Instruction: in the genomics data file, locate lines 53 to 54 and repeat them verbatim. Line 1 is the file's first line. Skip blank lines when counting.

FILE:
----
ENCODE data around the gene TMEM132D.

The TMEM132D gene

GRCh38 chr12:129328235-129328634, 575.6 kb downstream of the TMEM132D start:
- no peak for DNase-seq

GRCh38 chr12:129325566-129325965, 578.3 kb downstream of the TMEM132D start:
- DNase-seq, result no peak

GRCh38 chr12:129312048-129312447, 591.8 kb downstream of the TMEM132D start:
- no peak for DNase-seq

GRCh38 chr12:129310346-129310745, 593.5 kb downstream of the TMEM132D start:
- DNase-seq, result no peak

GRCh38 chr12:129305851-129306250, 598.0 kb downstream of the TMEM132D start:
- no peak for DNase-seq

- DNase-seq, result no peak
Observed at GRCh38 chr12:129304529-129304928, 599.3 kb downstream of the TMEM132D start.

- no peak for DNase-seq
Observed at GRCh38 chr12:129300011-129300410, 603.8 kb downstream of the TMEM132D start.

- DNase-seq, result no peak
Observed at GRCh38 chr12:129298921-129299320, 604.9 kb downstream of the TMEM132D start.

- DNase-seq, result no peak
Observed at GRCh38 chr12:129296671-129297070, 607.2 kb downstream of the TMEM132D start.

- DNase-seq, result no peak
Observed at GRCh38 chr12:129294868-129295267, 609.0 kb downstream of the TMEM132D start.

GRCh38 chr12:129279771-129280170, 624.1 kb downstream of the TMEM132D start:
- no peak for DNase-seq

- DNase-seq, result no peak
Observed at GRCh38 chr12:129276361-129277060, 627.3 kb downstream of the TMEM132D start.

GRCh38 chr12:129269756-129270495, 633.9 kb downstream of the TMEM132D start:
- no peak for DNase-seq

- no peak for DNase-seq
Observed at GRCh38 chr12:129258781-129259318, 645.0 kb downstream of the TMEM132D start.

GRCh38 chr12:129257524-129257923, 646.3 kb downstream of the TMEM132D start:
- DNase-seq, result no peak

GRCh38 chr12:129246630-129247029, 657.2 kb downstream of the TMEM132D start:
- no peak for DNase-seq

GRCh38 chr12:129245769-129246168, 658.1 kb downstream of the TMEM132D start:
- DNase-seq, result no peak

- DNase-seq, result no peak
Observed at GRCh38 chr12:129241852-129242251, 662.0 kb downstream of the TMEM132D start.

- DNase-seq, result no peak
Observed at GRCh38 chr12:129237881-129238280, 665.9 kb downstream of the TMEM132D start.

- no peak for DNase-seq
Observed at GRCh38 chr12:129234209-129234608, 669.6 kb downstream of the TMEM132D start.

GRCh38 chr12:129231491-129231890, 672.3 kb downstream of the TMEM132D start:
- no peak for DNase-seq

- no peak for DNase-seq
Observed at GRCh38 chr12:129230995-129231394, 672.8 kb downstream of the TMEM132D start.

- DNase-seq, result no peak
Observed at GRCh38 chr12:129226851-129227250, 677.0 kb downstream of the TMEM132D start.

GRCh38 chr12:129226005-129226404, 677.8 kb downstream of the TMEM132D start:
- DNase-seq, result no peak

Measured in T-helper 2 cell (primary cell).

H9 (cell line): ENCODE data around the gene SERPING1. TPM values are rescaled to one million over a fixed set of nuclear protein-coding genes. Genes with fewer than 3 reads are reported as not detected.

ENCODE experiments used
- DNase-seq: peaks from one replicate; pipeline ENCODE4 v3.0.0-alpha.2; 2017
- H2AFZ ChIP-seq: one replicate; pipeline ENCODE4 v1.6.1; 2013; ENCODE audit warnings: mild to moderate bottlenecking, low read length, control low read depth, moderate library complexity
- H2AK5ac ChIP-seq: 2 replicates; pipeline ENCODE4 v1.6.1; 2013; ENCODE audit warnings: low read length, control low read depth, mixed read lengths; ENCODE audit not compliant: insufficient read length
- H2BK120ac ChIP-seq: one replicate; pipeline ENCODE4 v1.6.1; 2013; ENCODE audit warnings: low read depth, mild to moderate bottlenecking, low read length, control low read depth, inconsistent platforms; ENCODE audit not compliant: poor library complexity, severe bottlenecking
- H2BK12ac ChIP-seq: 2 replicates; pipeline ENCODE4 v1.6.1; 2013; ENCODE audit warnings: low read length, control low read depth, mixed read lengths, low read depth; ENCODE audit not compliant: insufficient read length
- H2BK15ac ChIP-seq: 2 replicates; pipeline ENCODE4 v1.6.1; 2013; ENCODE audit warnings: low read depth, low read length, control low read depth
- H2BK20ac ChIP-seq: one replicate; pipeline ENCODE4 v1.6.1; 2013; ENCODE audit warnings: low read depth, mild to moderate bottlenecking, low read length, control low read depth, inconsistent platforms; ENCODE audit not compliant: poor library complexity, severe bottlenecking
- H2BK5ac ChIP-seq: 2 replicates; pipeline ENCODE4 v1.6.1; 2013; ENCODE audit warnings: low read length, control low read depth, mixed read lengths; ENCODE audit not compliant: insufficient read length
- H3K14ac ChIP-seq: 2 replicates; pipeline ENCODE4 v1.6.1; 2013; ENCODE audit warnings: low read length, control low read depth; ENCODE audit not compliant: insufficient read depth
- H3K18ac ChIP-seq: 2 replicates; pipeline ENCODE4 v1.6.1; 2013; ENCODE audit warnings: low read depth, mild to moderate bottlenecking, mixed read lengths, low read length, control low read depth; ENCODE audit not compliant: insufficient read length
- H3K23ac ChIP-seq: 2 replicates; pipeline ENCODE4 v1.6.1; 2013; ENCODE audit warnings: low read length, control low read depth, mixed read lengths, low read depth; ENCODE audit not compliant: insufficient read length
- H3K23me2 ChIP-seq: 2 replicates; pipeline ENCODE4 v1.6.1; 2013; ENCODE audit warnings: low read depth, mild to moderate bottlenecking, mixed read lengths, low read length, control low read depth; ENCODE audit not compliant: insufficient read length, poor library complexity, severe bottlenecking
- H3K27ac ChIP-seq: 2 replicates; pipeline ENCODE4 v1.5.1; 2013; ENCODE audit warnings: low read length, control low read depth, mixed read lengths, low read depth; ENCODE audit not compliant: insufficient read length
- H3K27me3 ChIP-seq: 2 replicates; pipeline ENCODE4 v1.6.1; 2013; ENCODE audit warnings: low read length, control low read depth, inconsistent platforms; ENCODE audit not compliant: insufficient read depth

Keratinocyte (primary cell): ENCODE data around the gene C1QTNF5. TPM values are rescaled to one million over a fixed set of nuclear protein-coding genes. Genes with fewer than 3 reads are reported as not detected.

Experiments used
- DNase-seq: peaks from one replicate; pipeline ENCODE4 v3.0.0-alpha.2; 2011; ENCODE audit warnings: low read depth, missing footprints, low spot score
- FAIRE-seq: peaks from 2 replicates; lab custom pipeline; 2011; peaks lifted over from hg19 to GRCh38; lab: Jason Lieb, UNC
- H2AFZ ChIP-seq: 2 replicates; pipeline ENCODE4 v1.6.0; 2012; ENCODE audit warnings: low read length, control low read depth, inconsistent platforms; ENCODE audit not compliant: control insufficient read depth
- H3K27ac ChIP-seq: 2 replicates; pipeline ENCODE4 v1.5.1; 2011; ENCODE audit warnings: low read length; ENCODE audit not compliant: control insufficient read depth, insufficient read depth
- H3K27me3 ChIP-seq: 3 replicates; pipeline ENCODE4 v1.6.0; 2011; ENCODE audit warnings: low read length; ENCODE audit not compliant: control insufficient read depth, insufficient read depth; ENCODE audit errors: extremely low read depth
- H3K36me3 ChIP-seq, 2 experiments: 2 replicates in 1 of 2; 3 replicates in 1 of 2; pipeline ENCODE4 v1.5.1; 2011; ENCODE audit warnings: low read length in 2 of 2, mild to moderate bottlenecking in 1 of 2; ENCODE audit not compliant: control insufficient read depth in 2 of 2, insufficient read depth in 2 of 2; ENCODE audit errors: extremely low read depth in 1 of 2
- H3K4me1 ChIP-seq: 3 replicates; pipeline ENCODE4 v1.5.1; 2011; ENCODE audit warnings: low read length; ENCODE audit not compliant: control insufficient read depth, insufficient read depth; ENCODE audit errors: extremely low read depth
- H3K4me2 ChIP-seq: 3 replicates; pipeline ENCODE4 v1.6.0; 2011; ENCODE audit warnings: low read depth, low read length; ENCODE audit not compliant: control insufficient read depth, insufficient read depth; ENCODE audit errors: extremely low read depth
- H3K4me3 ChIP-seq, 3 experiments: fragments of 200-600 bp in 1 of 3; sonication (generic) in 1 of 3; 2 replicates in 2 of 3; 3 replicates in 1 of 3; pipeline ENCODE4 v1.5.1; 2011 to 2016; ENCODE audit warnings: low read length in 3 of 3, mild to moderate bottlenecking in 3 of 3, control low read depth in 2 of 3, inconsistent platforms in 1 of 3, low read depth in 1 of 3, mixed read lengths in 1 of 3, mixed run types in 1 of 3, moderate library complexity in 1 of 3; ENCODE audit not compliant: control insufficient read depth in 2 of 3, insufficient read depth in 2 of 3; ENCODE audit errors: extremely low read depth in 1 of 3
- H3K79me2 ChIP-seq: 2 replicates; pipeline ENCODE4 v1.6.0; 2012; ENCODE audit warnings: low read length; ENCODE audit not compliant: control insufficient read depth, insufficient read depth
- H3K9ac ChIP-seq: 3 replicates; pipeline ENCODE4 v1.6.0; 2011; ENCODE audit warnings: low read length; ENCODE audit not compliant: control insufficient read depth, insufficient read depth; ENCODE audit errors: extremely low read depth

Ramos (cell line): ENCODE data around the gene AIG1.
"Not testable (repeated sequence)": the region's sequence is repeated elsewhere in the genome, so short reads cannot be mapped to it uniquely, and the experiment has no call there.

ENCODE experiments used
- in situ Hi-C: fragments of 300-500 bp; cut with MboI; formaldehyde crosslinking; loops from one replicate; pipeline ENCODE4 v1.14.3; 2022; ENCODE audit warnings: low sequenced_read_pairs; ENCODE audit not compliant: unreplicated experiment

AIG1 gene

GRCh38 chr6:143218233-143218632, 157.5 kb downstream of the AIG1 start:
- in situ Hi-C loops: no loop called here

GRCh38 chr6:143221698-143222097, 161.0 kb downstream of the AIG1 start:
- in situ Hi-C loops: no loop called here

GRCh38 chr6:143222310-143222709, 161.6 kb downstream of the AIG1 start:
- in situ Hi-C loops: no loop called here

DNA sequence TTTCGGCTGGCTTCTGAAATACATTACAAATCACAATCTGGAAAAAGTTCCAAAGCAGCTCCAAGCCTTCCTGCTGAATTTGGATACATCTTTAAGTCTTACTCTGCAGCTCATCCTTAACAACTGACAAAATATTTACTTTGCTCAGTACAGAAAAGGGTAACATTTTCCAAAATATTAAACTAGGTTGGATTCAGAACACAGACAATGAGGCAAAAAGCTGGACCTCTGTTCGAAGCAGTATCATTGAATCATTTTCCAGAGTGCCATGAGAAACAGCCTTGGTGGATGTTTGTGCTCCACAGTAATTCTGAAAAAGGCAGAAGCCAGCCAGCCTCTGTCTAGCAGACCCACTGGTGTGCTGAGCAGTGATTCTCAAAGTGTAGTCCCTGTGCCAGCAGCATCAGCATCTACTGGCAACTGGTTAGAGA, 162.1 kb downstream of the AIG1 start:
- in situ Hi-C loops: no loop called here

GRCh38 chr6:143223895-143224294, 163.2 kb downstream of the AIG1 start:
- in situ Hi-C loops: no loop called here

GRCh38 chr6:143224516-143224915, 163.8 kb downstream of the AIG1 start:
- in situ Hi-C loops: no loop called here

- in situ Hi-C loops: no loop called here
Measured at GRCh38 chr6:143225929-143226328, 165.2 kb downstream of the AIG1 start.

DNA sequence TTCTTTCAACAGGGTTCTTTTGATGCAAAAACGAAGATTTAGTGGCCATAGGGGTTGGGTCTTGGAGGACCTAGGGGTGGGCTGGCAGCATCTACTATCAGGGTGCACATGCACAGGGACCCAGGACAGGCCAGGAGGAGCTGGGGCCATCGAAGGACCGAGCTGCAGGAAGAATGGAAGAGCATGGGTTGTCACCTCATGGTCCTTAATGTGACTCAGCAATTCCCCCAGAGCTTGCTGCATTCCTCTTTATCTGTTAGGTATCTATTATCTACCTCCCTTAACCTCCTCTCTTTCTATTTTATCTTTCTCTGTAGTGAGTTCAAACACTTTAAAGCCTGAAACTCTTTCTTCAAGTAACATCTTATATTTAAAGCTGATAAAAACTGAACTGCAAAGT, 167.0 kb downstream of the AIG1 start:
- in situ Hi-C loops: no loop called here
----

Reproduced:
ENCODE experiments used
- DNase-seq: peaks from one replicate; pipeline ENCODE4 v3.0.0-alpha.2; 2017